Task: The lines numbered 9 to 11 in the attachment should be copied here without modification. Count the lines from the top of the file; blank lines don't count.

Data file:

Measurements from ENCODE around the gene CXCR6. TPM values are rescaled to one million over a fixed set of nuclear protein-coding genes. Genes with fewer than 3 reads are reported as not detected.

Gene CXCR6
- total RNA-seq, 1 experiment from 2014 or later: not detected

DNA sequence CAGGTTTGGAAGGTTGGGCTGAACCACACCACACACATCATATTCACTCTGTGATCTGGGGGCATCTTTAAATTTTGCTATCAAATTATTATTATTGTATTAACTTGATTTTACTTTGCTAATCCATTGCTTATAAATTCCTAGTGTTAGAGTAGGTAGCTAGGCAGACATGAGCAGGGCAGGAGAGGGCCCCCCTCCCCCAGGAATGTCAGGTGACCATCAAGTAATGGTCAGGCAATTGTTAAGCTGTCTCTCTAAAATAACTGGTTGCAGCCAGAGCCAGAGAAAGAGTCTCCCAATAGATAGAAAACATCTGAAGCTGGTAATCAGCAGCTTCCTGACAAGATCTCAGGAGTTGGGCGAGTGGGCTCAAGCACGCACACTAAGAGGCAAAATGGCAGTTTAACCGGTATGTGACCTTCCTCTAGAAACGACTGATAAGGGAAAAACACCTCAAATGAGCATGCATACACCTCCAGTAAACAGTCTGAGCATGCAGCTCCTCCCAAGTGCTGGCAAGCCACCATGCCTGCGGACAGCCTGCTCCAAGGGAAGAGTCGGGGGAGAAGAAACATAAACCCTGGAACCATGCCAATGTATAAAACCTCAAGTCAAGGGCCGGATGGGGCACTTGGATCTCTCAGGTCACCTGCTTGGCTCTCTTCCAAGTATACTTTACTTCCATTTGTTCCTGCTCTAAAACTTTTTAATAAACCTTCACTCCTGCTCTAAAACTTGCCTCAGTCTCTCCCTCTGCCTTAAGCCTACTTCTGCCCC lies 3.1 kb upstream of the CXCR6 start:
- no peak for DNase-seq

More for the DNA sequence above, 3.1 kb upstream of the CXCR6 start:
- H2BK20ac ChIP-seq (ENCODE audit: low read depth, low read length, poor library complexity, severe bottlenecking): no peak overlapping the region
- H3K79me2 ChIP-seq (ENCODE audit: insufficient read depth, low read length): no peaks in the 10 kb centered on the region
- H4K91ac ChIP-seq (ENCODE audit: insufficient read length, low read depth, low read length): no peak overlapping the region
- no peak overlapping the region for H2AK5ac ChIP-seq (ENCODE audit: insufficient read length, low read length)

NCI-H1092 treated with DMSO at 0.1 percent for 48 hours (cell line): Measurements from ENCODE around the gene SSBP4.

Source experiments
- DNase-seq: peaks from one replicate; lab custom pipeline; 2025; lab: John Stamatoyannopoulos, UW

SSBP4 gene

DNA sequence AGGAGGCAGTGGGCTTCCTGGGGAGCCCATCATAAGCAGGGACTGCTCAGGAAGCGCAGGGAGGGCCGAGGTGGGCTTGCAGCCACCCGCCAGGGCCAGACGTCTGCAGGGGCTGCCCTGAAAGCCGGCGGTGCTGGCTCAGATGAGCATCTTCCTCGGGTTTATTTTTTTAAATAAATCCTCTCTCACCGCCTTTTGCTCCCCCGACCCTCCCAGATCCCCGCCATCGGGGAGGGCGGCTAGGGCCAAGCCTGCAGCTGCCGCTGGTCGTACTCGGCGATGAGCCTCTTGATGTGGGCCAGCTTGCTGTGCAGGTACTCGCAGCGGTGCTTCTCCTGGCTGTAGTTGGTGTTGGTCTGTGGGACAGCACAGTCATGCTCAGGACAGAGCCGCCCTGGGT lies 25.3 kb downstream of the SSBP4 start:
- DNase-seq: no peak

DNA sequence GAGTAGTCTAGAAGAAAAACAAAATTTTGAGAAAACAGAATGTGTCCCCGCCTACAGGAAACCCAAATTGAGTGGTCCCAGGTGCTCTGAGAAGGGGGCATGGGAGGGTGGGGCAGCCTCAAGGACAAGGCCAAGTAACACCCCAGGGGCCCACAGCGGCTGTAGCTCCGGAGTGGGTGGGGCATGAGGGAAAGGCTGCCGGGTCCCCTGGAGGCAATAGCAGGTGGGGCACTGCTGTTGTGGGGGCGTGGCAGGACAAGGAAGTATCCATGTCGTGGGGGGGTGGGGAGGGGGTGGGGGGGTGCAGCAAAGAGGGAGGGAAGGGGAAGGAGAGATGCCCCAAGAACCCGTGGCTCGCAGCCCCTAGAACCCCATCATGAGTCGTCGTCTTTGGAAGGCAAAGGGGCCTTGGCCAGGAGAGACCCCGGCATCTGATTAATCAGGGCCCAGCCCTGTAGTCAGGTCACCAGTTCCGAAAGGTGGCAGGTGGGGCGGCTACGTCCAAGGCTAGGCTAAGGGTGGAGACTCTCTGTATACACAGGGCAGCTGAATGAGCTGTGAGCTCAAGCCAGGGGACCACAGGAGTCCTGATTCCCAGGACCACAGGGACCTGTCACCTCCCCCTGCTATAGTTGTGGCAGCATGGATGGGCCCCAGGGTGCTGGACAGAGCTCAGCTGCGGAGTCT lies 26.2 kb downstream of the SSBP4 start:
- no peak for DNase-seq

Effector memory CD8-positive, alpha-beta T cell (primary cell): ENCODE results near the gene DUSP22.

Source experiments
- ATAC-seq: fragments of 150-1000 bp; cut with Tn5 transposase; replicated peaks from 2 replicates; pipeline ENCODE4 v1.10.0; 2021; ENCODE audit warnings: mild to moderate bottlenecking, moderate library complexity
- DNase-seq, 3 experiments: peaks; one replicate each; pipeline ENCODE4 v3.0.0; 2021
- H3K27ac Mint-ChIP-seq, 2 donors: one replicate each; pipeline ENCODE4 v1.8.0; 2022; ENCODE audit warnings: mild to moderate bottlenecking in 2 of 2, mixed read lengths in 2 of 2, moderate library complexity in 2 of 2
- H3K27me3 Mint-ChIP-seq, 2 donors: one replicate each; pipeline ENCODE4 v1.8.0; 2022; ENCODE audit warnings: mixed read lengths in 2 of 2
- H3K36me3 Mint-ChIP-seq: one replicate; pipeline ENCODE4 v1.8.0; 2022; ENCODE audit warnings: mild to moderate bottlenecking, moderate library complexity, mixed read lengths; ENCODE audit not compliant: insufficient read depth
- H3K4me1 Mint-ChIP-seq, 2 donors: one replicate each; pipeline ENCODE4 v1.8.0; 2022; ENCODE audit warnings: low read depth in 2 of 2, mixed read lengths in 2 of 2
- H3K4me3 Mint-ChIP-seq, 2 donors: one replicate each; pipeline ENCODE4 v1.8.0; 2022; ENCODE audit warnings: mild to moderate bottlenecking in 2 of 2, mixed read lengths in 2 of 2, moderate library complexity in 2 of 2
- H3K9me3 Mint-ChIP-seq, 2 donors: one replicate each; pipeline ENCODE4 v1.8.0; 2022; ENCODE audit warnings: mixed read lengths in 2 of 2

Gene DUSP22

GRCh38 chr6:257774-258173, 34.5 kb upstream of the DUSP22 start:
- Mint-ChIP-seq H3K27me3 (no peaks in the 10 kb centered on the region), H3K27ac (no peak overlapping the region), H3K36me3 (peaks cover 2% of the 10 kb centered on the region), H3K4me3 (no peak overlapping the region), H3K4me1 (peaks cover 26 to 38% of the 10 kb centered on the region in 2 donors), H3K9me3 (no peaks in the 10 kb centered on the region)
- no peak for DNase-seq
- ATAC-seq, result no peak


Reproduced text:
- H4K91ac ChIP-seq (ENCODE audit: insufficient read length, low read depth, low read length): no peak overlapping the region
- no peak overlapping the region for H2AK5ac ChIP-seq (ENCODE audit: insufficient read length, low read length)

NCI-H1092 treated with DMSO at 0.1 percent for 48 hours (cell line): Measurements from ENCODE around the gene SSBP4.